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Home » Archives » June 2006 » Squirrels For Diversity

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06/09/2006: "Squirrels For Diversity"

Is it really the job of Washington State wildlife biologists (WDFW) to be environmental saboteurs and pranksters? Do we pay them to play practical jokes on us? It seems that way to me. Just like children, when bureaucrats have too much time on their hands they tend to goof off and waste our hard earned money.

Do you remember the Canadian lynx hair hoax? Let me remind you. In order to close down large areas of public forestlands to humans', federal and state wildlife biologists planted hair of this rare species on likely scratching posts in two national forests. Low and behold this false evidence was found by other WDFW people and turned over to the labs for DNA tests. It turned out the samples were taken from a cat from the zoo and one from someone's pet Canadian lynx (good kitty).

If this DNA test had not revealed that the fur-balls were bogus most human activity including recreation and use of natural resources in the Gifford Pinchot National Forest and Wenatchee National Forest would now be banned. This is their mission.

The offending WDFW employees stated that they were just experimenting to find out if the labs really had the ability to test DNA accurately. I guess this would be like robbing a bank to see if the security is adequate.

No one was fired. It turned out several of the biologists were members of radical environmental groups that always have a "higher purpose" for their dishonest actions ("Friends of the Forest" perhaps?).

That brings me to the most ridiculous item I have read in years. I came across this article in The Wenatchee World, (5-12) entitled, "Rejected Squirrels Getting State Help". After reading this I am absolutely convinced that we cannot take anything that our Fish and Wildlife people say seriously.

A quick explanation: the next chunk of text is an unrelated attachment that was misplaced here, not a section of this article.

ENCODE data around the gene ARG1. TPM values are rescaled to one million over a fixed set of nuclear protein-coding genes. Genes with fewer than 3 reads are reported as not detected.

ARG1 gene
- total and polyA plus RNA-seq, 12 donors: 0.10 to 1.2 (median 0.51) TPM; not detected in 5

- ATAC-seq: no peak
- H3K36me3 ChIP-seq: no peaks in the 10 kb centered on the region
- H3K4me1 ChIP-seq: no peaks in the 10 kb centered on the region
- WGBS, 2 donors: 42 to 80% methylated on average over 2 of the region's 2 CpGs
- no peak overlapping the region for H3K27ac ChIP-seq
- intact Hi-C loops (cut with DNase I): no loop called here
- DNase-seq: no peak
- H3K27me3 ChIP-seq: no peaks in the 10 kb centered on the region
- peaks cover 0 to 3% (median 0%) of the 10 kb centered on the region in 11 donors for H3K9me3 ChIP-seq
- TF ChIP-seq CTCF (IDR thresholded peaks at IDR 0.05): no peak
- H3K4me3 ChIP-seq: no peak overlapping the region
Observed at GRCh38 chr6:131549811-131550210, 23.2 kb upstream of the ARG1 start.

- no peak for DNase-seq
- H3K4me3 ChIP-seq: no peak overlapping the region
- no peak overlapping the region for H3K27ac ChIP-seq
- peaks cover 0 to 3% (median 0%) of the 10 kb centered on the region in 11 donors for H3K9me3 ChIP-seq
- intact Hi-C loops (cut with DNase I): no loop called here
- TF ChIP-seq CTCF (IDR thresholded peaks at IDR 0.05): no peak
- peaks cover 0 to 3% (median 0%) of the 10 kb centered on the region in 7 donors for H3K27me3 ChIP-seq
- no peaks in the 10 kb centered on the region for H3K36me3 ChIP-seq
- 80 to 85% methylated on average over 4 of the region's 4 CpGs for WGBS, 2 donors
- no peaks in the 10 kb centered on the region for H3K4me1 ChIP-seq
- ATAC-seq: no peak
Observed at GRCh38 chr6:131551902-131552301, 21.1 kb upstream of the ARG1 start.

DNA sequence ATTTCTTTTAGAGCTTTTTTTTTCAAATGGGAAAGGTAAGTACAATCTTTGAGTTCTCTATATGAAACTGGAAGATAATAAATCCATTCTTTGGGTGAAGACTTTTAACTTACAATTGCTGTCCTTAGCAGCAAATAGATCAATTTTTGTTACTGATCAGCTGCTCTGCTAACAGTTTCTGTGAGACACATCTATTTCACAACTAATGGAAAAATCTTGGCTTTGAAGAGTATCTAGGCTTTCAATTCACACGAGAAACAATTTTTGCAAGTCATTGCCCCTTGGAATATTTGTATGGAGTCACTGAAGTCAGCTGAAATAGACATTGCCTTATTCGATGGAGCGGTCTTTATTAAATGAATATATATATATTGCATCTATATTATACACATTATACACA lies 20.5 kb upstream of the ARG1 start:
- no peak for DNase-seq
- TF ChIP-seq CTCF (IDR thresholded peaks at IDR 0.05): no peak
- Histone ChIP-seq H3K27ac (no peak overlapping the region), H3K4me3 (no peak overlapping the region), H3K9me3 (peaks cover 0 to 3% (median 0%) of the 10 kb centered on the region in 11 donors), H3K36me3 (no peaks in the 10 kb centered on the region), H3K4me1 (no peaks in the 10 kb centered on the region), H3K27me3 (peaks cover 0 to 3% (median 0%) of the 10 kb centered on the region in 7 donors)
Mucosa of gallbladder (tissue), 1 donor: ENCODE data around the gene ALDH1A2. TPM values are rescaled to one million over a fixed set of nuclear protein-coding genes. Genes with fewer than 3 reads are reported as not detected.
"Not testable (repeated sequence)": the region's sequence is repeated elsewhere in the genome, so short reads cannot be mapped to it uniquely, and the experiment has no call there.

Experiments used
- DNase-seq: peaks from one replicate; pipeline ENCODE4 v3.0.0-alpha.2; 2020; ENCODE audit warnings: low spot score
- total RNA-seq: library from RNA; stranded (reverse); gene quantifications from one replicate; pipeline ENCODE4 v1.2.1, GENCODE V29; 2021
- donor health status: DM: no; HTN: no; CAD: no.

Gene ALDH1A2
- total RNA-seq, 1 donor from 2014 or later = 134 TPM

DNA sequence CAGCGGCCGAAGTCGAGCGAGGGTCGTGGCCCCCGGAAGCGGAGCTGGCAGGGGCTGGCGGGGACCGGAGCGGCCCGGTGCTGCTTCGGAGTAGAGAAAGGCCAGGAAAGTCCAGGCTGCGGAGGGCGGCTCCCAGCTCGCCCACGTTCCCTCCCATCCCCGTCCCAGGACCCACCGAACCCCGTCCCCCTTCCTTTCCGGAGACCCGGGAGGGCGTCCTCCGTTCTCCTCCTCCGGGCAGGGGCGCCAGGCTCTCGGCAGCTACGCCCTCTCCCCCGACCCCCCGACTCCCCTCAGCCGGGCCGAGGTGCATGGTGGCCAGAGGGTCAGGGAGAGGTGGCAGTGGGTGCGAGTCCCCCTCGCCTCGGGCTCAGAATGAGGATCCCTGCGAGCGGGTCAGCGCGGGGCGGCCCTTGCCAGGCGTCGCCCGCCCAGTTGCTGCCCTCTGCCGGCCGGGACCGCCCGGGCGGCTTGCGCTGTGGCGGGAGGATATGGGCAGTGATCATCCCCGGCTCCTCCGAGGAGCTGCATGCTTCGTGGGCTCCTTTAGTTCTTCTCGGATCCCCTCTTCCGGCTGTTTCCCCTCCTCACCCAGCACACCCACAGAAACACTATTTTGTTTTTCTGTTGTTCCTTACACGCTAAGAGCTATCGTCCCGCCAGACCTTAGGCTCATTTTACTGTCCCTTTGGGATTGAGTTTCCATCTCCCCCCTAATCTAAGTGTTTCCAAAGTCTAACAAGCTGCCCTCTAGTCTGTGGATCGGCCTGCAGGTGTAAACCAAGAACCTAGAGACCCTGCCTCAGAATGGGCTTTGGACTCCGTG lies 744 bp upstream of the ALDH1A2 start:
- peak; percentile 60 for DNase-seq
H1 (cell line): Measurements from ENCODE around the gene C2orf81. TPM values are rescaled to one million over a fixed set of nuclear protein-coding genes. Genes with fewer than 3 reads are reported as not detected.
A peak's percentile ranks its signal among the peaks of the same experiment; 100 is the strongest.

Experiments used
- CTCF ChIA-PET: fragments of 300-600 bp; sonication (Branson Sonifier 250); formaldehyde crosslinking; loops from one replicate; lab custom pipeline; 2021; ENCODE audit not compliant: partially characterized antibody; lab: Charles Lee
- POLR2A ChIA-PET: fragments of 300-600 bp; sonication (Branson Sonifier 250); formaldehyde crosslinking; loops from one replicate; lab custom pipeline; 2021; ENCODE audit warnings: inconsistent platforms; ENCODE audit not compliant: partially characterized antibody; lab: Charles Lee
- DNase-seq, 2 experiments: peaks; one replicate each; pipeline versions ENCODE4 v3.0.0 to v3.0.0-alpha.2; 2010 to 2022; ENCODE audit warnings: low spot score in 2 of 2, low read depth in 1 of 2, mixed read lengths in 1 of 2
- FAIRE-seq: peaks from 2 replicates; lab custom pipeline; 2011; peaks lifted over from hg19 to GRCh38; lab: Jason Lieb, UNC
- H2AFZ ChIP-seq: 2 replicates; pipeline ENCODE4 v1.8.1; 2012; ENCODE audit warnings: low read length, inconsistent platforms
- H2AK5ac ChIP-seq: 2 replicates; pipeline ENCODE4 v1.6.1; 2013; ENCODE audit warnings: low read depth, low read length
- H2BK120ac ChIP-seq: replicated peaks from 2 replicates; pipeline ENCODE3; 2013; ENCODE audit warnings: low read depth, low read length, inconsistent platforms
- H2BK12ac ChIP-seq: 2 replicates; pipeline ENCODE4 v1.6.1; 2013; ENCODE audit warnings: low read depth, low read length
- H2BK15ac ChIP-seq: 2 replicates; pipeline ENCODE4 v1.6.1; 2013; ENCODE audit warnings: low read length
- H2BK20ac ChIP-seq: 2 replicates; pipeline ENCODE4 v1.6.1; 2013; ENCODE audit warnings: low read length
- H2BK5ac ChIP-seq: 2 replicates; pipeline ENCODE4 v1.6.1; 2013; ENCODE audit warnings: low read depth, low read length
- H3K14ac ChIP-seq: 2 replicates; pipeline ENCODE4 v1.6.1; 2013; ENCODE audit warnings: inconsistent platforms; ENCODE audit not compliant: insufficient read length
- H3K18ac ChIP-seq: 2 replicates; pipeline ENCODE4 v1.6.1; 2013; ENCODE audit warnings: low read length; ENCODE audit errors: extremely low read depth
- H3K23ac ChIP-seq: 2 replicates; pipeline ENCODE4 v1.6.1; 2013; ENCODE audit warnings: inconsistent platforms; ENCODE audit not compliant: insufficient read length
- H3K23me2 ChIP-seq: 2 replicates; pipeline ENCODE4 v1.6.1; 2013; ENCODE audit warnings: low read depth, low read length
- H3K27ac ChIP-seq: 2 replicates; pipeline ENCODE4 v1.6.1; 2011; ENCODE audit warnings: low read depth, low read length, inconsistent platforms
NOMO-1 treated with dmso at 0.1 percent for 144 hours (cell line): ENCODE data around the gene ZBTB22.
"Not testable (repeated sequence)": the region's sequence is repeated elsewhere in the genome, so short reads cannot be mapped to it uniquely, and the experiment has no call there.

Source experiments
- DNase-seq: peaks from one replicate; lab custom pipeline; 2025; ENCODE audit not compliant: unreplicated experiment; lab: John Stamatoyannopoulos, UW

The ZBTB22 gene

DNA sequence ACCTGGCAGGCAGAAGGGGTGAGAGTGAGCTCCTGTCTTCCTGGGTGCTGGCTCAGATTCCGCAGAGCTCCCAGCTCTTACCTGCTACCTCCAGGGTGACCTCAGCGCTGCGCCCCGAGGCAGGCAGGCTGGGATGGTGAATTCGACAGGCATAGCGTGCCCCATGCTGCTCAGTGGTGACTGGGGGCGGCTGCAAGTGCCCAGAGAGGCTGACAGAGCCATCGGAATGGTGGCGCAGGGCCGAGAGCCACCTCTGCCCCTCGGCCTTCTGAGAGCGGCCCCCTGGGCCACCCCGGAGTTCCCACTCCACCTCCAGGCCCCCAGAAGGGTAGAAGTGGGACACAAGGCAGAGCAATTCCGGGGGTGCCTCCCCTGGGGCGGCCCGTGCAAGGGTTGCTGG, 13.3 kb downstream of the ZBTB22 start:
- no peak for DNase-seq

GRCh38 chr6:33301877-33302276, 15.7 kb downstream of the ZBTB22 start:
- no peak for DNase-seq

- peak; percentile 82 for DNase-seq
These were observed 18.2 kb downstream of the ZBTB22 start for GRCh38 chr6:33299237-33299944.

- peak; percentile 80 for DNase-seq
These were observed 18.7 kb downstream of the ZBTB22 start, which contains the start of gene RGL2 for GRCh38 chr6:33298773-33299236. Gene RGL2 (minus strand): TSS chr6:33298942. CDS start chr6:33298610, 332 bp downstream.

Using peanut butter in live traps, our Wildlife people caught and tranquilized a bunch of squirrels and outfitted them with tiny radio collars to track their movements. This did not provide them with accurate population data but now they know that they live in trees. (This fact will be important later). Even though WDFW officials admit that they don't know how many gray squirrels are out there they have put together a plan to save them anyway.

They disagree with U.S. Fish and Wildlife officials who have said that our gray squirrel population is not "genetically unique". They are just common regular gray squirrels therefore they do not qualify as a threatened species. State law prohibits killing them or destroying their nests. But legal protection is not enough. Our WDFW people want to give these rodents some special fringe benefits at our expense.

The expenditure of our tax money begins with the production of a 99-page plan to save the common gray squirrels and that can be reviewed at WDFW website . You have until August 15 to comment on the plan. Let me summarize the highlights just in case you really don't care to read it. Even Though I found the entire report humorous, for the sake of brevity I will emphasize the funniest parts.

The plan calls for importing squirrels from other areas to give these critters some genetic "diversity". Apparently these gray squirrels are in-breeders. That could be the reason for the buckteeth. So for the sake of diversity we should import some of their distant cousins from Tennessee or some such place. Ain't that a good plan?

The report also points out that squirrels often end up on the menu at the road-kill cafe. I had to swerve to miss one in Omak. Never mind that this proves that squirrels are all over the place. The report recommends road closures, reduced speed limits and a plan to build "squirrel bridges" over the highways! How would gray squirrels know these bridges were for their exclusive use anyway? While we're at it, why not build bridges for deer, raccoons, and chipmunks also? Of course that's not on the agenda.

Deep into the report the master plan is revealed. (This is where the tree part comes up again). The "higher purpose" of the WDFW activists justifies the use of any means, dishonest or not, to stop all logging and recreation in the forests of our state. In this case it calls for using the bogus threat of squirrel extinction to bring in other government agencies to protect squirrels from logging operations, road building, snowmobiling, camping, basically all human activity.

I wish these dishonest environmental extremists disguised as WDFW employees would just be honest and come out and say it. "We will close down the State Forests to all human activity if it takes spending every nickel of your money to do it." That would be more sincere than this silly and wasteful plan to build "squirrel bridges", don't you think?

Tom Bauschke
John Evans
Mary Kalbert
Ron Keeshan
Gordy Petersen
Janice Peterson
Bruce Sallan
Terra Tamai
Amy Wynn
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